At first glance it seems strange that when so many of our modern ailments are caused by a sedentary lifestyle, our healthcare providers should be planning to take away one of the few spaces left where people can take healthy exercise. The area is also very low - lieing, and must be close to the boundary of the flood plain.
Local Councillors Jack Davenport and Carl Crompton are quoted in the Lancashire Evening Post as suggesting that local people should go for a 'compromise', by not opposing the development, if the bowling green is turned into a better sports facility.
It's also worth asking, what will happen to the existing surgery buildings? Someone with foresight and energy might justifiably suggest these could be ideal to convert into Youth Clubs or some other form of community facility, such as a 'drop in' for our elderly residents.
There will be another opportunity for local people to discuss this issue on Wednesday, at the PACT meeting which will take place at 6.30pm at the Gujurati Hindu Society on South Meadow Lane. If you have a view to express, make sure you get there!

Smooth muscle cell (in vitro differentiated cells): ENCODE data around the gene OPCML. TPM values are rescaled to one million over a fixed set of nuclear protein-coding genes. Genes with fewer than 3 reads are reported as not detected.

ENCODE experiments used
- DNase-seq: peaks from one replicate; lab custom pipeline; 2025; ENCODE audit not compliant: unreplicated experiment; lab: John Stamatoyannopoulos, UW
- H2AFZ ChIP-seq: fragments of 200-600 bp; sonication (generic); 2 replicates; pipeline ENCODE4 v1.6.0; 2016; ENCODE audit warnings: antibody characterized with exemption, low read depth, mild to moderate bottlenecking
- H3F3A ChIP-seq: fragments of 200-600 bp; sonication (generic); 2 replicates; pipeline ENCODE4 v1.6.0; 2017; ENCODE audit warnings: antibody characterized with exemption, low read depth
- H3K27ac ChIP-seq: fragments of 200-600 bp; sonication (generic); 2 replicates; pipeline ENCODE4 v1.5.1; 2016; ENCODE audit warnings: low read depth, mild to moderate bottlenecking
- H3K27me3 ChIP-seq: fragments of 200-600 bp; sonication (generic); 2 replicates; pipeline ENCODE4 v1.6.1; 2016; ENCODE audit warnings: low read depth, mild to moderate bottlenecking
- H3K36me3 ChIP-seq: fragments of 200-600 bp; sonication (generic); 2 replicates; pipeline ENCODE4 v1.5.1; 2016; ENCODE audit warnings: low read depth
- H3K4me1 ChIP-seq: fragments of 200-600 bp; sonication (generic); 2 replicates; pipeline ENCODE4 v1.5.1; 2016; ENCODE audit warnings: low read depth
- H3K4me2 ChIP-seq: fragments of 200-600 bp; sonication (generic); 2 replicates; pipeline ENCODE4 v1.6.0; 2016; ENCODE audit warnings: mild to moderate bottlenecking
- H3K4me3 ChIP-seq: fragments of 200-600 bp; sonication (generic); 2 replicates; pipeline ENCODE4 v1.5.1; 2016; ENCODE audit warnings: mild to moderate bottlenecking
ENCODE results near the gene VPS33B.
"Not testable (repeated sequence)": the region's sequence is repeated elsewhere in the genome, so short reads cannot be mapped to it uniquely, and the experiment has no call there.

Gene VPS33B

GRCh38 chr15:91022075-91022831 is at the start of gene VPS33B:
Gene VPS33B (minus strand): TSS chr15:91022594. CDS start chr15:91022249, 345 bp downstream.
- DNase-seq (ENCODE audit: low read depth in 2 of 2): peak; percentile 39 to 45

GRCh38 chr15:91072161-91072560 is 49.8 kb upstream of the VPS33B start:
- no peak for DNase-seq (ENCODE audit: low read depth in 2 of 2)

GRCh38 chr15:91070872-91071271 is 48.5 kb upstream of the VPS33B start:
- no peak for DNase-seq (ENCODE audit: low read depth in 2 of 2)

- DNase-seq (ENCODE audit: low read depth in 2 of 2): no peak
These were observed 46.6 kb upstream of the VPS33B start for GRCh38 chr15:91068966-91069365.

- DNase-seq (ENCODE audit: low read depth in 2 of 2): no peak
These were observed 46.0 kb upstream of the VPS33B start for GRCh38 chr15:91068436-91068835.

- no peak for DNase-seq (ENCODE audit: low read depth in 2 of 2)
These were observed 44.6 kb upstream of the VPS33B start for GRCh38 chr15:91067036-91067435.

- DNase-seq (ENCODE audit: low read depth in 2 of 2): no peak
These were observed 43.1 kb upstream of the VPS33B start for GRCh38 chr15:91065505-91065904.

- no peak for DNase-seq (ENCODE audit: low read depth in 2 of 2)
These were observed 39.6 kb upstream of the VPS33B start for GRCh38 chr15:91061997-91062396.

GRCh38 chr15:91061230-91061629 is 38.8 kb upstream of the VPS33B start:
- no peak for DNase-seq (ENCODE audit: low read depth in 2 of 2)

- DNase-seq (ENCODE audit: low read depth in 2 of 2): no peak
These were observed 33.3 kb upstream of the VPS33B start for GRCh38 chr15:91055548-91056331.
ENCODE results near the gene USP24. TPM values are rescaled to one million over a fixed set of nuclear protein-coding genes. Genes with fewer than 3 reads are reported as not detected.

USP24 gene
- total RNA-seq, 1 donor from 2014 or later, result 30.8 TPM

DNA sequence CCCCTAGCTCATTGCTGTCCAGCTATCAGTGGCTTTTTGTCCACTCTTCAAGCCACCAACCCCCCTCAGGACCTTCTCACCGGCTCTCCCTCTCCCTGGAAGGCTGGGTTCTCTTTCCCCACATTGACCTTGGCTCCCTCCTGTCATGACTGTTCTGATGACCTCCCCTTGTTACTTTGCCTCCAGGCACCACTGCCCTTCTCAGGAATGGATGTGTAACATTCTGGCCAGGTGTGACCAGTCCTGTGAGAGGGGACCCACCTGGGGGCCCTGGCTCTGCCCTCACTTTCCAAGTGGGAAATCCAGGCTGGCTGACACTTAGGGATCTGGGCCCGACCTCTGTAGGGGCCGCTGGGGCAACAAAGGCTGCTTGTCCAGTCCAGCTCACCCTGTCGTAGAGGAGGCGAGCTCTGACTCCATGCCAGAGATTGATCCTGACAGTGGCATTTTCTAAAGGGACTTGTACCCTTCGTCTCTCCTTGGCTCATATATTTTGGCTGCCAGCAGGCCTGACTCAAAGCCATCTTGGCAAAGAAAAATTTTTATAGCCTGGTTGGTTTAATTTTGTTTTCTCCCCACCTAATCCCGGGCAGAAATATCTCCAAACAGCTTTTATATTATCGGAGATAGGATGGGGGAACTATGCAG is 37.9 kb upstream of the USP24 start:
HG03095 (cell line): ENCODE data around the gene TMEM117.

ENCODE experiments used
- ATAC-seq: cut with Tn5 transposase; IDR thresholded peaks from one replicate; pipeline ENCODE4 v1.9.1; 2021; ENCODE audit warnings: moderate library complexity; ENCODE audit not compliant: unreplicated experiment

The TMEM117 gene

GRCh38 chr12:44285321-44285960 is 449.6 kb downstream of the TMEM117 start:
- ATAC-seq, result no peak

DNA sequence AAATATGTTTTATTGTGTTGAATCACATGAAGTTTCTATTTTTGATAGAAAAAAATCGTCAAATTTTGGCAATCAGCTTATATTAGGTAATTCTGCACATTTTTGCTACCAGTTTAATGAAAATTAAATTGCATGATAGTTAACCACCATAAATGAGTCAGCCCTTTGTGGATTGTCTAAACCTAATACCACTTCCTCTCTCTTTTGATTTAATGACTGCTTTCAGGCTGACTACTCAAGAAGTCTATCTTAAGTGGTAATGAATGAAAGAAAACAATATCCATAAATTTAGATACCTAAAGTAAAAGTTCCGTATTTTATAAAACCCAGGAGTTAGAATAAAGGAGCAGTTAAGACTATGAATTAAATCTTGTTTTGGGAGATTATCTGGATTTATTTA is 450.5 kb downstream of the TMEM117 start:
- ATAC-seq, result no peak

Friday, 20 February 2009
People like Robert Putnam have researched the 'social glue' that holds communities together, reduces crime and makes people feel happier, and actually be healthier, and live longer lives.
The good news is, the things that hold communities together can be simple and easy, and don't have to cost a lot of money.
Here are a few suggestions, culled from an even bigger list published here: http://www.bettertogether.org/150ways.htm
How many have you done in the last month?
1. Turn off your TV or PC
2. Go outside
3. Attend a BRAG/PACT meeting
4. Support local shopkeepers
5. Volunteer your special skills to a community organisation
6. Give blood (with a friend)
7. Work in a community garden
8. Surprise a new, or favourite neighbour by taking them food
9. Avoid destructive gossip
10. Help another person, outside your home with something
11. Attend local school or children's athletics, plays and recitals
12. Get involved in Scouts or Guides
13. Sing in a choir
14. Attend a party at someone else's home
15. Get to know your local shopkeepers
16. Audition for community theatre, or to support a production backstage, or volunteer to usher
17. Attend a lecture or concert
18. Give to your local food or clothing bank
19. Play cards or games with neighbours
20. Walk or bike to support a cause, and meet others
21. Participate in a political campaign